Eastern Queens Advocates Hope to Turn “Motor Parkway” Into Greenway

A 1944 Hagstrom map shows the former Long Island Motor Parkway route. A section of it, marked here in red, has been added to the state and national registers of historic places and converted to a multi-use path. Neighbors hope to extend the greenway east, in purple. Image from LIMParkway

Union Turnpike, running 10 miles through the midsection of Queens and across the border to Nassau County, is one of the borough’s most unsafe places to walk or bike. Now, a group of eastern Queens residents is looking to extend an existing walking and biking path through state- and city-owned property parallel to the multi-lane road.

Last year, Tri-State Transportation Campaign ranked Union Turnpike as the third-most dangerous road in Queens [PDF]. A particularly treacherous location is near the Cross Island Parkway, where sidewalks disappear and highway ramps take over. Earlier this month, a man was killed while walking in this area. He’s not alone: Pedestrians were killed at this location in 2000 and 2009, according to data compiled by CrashStat.org.

A group of advocates is finding a solution in the Long Island Motor Parkway, built by William Kissam Vanderbilt II in the early 20th century but abandoned just a few decades later as the parallel Grand Central and Northern State parkways opened. In 2002, Vanderbilt’s route was added to the state and national registers of historic places, and a section from Winchester Boulevard to Cunningham Park opened as a bike and pedestrian path.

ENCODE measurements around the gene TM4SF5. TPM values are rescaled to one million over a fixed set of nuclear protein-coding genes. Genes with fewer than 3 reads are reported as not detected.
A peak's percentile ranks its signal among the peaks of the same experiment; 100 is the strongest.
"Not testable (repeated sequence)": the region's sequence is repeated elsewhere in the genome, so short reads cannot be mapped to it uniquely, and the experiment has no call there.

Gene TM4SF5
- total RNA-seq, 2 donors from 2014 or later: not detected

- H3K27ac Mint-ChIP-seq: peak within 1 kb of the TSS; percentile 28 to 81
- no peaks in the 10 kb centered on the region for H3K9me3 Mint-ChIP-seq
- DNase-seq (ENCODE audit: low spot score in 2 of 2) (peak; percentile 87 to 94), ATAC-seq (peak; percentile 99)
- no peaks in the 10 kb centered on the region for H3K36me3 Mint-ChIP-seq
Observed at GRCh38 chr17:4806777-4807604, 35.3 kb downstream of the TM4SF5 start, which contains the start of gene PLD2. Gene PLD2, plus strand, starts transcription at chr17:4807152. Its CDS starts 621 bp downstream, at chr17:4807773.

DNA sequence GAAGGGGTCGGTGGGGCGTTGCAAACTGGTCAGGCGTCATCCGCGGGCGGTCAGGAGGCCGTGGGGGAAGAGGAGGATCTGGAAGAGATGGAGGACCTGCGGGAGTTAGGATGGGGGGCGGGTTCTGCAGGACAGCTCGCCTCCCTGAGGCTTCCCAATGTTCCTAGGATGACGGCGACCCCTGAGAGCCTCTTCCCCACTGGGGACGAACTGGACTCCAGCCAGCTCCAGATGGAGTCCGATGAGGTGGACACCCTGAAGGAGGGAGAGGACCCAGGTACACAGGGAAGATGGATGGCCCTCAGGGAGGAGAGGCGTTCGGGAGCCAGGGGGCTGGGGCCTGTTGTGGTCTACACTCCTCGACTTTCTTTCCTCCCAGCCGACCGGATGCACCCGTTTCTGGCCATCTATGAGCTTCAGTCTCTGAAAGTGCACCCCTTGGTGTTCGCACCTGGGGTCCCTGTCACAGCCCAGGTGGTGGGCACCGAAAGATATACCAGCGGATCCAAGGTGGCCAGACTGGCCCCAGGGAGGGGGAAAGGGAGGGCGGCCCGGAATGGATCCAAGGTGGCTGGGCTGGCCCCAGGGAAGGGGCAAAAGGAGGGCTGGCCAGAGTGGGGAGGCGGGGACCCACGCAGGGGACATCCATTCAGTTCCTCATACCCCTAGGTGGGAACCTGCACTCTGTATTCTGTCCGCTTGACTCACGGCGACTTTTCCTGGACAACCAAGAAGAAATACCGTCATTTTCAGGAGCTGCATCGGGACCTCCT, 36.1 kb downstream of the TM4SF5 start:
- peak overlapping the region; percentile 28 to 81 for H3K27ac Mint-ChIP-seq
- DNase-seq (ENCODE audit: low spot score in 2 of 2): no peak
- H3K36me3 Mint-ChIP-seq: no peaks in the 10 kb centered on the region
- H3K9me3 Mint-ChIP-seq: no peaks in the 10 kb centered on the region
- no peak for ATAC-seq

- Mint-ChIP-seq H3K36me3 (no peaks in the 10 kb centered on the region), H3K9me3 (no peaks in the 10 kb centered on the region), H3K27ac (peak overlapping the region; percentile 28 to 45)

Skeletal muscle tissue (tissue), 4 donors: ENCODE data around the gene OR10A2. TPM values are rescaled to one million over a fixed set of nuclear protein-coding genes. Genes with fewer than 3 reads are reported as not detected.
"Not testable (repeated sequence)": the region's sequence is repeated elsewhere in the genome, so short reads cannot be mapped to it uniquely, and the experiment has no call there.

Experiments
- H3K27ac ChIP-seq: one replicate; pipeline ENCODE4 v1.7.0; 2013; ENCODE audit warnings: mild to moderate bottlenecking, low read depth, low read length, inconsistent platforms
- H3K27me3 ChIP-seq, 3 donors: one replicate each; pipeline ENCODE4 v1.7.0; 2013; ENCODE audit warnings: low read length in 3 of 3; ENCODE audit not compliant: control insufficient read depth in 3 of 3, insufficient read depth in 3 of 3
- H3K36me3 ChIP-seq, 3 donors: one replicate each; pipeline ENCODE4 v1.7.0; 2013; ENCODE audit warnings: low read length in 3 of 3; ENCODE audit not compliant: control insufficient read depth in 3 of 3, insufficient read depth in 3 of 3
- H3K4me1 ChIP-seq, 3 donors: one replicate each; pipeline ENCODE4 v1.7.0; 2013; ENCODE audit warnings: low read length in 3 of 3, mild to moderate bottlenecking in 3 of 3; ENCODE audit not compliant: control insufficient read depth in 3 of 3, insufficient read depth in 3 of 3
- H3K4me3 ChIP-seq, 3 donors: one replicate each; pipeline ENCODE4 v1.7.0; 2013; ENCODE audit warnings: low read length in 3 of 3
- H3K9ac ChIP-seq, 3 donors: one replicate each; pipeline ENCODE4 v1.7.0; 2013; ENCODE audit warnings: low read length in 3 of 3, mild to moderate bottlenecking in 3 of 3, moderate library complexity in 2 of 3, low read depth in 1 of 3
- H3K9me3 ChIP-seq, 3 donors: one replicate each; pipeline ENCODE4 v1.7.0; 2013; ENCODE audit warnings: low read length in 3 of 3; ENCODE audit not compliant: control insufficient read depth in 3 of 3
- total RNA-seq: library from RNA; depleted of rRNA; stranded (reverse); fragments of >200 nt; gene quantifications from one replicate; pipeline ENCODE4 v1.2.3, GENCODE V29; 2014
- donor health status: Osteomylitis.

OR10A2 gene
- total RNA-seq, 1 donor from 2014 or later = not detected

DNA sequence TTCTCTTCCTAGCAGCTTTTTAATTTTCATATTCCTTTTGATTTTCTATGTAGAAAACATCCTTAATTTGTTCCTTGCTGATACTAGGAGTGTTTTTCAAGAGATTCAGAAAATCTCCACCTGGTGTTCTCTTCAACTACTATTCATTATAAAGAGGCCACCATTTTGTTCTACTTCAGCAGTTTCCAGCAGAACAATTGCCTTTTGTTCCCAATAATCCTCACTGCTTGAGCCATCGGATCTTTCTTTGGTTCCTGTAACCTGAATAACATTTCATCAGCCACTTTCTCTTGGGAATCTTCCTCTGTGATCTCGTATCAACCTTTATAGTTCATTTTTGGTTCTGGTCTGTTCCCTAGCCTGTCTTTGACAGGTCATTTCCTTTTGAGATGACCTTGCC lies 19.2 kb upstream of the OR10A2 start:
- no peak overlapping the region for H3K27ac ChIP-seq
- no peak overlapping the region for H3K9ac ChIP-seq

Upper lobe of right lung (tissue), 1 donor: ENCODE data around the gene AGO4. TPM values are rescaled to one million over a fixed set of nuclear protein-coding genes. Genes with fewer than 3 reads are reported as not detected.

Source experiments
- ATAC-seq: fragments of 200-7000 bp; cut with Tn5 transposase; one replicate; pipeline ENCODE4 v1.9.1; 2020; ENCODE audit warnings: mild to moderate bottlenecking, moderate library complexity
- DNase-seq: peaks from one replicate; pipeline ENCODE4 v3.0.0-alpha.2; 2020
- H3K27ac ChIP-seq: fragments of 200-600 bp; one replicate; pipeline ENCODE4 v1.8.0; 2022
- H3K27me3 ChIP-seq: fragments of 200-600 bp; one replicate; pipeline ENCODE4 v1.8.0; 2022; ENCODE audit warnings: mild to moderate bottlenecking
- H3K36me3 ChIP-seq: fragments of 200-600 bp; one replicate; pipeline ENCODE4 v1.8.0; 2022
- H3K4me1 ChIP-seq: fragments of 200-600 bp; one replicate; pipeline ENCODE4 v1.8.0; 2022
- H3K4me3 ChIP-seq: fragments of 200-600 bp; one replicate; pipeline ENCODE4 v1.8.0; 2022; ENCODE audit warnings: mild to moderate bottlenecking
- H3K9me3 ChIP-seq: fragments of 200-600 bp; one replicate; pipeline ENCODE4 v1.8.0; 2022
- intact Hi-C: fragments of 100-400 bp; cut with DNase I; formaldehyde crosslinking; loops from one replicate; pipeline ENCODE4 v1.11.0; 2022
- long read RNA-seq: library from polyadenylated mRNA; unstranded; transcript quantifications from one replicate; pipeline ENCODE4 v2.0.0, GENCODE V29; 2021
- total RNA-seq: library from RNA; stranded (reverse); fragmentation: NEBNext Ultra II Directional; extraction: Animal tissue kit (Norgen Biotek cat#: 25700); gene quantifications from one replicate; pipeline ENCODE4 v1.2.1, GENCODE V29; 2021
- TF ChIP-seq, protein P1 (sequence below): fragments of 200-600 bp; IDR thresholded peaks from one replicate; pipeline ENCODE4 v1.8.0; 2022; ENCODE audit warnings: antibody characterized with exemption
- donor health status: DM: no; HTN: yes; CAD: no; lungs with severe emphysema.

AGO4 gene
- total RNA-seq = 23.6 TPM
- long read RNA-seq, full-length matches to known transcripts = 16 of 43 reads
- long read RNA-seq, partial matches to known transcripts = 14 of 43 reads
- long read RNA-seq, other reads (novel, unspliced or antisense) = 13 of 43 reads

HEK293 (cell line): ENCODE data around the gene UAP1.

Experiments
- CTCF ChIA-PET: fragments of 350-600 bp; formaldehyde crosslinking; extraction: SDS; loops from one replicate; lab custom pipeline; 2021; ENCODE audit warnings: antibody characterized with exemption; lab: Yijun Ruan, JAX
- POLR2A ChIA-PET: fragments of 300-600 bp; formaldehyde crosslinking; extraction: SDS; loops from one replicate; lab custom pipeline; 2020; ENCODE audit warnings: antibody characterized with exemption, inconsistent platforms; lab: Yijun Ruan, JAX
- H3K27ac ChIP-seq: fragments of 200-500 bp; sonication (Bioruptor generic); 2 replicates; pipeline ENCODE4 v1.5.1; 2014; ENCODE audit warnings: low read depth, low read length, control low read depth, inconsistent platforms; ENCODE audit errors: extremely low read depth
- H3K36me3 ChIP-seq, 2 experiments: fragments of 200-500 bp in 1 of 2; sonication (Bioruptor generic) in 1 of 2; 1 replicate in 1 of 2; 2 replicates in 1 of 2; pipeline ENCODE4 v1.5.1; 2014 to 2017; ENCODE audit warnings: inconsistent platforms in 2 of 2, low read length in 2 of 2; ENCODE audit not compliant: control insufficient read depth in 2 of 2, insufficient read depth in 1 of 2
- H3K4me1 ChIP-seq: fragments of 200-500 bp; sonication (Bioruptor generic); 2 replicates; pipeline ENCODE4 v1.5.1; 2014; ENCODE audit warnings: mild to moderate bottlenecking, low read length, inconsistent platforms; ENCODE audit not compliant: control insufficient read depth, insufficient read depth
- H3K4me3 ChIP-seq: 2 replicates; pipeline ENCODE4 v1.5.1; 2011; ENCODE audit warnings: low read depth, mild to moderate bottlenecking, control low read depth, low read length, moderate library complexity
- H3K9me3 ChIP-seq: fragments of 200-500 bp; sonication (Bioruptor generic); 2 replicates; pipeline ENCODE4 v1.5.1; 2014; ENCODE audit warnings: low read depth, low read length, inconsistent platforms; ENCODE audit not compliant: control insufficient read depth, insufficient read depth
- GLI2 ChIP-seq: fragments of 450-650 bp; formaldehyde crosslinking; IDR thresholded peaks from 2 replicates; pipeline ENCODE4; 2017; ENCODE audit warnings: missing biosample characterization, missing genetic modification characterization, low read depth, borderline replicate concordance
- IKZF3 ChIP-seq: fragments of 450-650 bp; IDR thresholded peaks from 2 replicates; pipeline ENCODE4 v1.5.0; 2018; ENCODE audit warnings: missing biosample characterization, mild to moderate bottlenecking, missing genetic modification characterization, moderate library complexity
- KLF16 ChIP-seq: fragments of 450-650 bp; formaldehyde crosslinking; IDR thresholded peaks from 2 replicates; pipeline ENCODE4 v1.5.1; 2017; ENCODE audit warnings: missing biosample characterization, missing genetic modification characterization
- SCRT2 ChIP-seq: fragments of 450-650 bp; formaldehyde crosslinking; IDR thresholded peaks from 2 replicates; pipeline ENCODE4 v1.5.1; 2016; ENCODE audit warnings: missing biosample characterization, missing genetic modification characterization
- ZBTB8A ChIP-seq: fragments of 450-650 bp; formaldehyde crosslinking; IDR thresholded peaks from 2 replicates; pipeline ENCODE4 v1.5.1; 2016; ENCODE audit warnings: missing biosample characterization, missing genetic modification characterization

Across the border, Nassau County hired consultants to prepare a vision plan for converting its section of the route into a shared-use path, but progress since the report was released in 2010 has been slow.

Joby Jacob, a professor who lives in Hollis Hills, has long dreamt of extending the existing Queens pathway east to the Nassau border. Now, he and fellow advocates in eastern Queens have launched an effort, named Motor Parkway East, to make the idea a reality.

The group has sketched out a concept of how a path could be built, at first using at-grade crossings and eventually adding more substantial investments like a new bridge over busy Winchester Boulevard as funds become available.

On Union Turnpike near Creedmoor Psychiatric Center, the sidewalk ends but the dirt path shows pedestrians still walk along the road. Photo: Angus Grieve Smith
On Union Turnpike near Creedmoor Psychiatric Center, the sidewalk ends but the dirt path shows pedestrians still walk along the road. Photo: Angus Grieve-Smith

The route passes entirely through property managed by the state Office of Mental Health and the NYC parks and education departments, including Creedmoor Psychiatric Center, the Frank A. Padavan Educational Campus, Queens Children’s Psychiatric Center and the Queens County Farm Museum. “There’s absolutely no eminent domain involved. There’s absolutely no inconvenience to a single neighbor,” Jacob said. “This is about opening up something we already own to the people who own it.”